Physical Maps and Atlases

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Before GPS and Google Maps, having a collection of maps or atlases indicated a worldly and adventurous spirit, often associated with education and sophistication. Today, digital maps offer more convenience and ensure up-to-date representations of the world, but physical maps are still appreciated for their aesthetic in the home.

Cathode Ray Tube (CRT) Monitors

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Representing the cutting-edge technology of the 20th century, CRT monitors were once the standard in computing and gaming at home. While some vintage tech enthusiasts and retro gamers still value CRTs, there has been a general shift toward slimmer, more energy-efficient LCD and LED monitors.


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Portable music players were once the cutting-edge of technology and were a symbol of a modern, youthful lifestyle. According to The Verge, despite slow initial sales, the “Walkman went on to become one of Sony’s most successful brands of all time, transitioning formats over the years into CD, Mini-Disc, MP3, and finally, streaming music.”

Fur Coats

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Worn as a display of wealth and status, fur coats were once the epitome of luxury fashion. However, growing ethical concerns around animal rights have led to a lot of brands abandoning the use of fur for high-quality synthetic alternatives.

China Dish Sets

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Indicating a household’s sophistication and attention to detail, fine china was the cornerstone of formal dining and entertaining. In modern society, this fine china is sometimes used on special occasions, but in general, a shift toward casual eating habits and minimalism in the home has led to a reduction in its popularity.

Cigar Smoking

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Often associated with power, masculinity, and leisure, cigars were seen in the hands of influential and affluent individuals and formed a part of social entertainment. Since the 1960s, public health campaigns and smoking regulations have altered the perception of cigar smoking, making it more of a health risk than a luxury.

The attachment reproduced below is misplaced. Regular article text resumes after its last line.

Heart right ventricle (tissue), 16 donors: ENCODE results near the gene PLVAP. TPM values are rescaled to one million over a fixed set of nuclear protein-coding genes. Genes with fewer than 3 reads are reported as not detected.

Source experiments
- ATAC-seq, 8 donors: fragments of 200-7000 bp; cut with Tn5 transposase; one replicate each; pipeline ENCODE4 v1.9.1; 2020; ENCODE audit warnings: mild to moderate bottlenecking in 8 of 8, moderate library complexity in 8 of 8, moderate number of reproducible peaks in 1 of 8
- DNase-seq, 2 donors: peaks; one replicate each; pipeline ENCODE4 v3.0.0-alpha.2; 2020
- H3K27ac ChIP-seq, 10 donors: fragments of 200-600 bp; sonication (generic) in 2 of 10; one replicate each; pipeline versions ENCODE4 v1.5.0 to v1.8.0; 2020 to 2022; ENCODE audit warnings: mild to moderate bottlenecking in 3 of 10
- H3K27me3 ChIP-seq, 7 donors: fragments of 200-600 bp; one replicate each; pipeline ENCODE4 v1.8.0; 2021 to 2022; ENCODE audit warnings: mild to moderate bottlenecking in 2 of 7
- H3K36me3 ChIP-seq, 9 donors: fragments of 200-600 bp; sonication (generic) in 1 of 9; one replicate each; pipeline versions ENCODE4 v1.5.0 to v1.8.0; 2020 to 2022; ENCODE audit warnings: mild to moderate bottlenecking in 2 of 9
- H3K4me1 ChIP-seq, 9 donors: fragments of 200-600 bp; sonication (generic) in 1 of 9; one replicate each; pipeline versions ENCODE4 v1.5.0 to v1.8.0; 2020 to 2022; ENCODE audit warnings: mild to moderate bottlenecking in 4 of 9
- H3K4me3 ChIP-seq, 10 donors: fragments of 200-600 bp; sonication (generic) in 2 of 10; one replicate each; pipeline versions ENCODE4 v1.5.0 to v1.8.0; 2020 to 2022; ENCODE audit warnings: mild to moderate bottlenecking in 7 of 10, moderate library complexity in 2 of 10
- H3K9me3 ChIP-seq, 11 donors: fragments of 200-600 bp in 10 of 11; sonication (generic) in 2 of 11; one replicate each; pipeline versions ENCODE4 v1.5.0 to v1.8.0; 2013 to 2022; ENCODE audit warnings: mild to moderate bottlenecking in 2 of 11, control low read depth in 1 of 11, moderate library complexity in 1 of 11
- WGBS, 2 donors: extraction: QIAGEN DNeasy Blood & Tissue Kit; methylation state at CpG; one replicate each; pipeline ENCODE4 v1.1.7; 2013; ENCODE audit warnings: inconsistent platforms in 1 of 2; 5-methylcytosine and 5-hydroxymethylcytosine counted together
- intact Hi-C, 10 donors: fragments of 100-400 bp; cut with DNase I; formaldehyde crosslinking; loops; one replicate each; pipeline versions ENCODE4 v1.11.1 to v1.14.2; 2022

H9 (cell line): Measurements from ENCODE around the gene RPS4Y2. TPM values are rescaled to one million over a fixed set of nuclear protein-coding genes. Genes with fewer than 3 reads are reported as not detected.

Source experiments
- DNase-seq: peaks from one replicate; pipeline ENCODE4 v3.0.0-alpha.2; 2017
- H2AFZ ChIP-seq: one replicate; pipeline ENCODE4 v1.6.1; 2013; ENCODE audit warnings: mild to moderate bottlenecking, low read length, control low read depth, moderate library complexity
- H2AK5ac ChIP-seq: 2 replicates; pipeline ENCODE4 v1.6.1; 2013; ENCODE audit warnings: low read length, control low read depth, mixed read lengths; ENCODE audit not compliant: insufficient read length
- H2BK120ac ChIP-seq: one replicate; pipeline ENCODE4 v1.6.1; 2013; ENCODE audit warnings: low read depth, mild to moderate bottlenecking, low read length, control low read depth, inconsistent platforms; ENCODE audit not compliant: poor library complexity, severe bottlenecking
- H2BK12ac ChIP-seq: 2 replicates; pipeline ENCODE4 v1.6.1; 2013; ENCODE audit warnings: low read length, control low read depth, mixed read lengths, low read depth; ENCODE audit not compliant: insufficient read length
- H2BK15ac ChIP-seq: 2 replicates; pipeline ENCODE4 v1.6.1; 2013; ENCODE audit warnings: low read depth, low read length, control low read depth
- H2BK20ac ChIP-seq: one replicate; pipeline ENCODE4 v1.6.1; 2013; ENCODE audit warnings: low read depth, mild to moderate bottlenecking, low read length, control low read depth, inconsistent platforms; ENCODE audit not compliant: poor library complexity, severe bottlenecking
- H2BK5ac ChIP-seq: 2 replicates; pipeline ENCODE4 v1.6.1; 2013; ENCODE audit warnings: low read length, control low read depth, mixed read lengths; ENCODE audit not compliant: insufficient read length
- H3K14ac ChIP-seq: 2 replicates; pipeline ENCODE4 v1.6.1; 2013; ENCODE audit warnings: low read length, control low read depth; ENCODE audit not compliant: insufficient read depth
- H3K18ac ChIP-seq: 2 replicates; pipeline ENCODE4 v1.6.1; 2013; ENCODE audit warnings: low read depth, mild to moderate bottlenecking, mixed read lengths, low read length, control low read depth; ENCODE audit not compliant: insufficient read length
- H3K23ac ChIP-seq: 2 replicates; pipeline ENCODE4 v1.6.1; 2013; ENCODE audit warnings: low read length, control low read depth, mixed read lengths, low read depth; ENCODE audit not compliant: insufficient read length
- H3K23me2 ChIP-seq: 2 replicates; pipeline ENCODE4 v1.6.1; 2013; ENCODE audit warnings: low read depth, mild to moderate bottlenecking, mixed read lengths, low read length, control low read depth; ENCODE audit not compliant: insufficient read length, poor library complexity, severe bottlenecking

Ivory Products

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Highly valued for its beauty and rarity, ivory was often used in art, jewelry, and décor and symbolized wealth. The trade of ivory began to slow due to the declining population of African elephants, and Britannica says, “Poachers were largely responsible for the decimation of the African elephant species; indeed, in the 1980s alone, poachers virtually halved the African elephant population.”

Dial-up Internet

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Symbolizing tech-savviness and connection to an emerging digital world, having dial-up access to the internet at home was considered a luxury during the early days of the internet. Often a subject of nostalgia due to the iconic dial-up tone, it was eventually rendered obsolete by the high speeds of broadband and fiber-optic internet.

Answering Machines

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In a pre-mobile phone era, having an answering machine was a sign of connectivity and availability, ensuring that no important calls were missed. Another victim of digital evolution, answering machines have been largely replaced by the convenience of integrated voicemail services within mobile phones and landlines.